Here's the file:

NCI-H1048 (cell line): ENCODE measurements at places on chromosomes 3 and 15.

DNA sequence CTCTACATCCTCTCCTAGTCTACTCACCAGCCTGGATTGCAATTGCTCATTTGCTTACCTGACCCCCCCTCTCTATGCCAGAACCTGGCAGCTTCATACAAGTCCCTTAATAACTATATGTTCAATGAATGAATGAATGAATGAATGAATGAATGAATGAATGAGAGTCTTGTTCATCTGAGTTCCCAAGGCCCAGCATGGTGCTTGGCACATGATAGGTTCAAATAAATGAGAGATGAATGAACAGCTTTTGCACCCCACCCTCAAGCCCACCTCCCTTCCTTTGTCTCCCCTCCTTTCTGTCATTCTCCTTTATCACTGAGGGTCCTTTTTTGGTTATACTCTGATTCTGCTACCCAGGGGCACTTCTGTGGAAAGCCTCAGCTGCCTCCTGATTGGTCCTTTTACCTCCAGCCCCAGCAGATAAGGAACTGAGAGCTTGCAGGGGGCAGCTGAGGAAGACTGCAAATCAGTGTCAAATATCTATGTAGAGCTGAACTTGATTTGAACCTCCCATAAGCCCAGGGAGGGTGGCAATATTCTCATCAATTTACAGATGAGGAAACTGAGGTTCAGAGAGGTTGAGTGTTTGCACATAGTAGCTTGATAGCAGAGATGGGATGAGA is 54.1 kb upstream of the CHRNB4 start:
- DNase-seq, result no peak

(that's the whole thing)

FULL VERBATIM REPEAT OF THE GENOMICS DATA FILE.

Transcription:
NCI-H1048 (cell line): ENCODE measurements at places on chromosomes 3 and 15.

DNA sequence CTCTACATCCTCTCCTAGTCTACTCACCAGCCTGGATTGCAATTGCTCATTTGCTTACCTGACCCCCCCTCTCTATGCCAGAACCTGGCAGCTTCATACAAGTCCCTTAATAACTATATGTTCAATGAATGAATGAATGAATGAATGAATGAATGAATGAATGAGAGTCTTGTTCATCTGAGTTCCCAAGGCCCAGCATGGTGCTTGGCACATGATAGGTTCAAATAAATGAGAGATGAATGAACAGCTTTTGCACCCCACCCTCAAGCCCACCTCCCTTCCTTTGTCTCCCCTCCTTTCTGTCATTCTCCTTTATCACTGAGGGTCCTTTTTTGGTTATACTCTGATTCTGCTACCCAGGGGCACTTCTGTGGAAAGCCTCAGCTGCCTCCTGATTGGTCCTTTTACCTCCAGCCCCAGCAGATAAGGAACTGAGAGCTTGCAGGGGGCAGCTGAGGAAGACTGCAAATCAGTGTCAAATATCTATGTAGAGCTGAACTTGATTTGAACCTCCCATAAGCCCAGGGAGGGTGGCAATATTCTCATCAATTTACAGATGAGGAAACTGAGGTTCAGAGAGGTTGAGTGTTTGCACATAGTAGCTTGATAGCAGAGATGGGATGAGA is 54.1 kb upstream of the CHRNB4 start:
- DNase-seq, result no peak